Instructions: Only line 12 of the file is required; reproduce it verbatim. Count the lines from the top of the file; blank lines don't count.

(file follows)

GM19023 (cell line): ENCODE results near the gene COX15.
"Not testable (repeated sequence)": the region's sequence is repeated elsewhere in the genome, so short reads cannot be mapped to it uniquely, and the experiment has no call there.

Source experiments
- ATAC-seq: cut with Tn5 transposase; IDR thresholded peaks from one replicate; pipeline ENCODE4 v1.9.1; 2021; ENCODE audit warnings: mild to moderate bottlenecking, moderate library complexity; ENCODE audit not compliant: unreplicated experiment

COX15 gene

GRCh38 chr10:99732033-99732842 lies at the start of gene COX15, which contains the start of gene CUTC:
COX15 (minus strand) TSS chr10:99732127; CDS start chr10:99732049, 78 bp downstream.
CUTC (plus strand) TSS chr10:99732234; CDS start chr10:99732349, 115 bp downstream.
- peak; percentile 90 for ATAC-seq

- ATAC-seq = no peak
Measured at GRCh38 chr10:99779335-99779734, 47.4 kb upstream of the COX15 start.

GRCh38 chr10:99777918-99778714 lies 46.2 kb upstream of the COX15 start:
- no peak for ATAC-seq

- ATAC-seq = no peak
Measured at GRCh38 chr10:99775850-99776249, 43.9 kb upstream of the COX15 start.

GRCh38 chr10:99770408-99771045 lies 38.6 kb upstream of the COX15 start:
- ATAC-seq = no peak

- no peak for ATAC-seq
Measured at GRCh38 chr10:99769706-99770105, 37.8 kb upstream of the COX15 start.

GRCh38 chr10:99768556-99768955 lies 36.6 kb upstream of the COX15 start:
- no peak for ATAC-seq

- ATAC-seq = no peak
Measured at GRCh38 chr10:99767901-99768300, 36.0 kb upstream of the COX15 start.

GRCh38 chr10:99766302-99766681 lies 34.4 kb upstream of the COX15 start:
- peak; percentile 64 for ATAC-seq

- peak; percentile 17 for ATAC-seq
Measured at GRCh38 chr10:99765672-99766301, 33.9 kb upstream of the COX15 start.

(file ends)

GRCh38 chr10:99777918-99778714 lies 46.2 kb upstream of the COX15 start: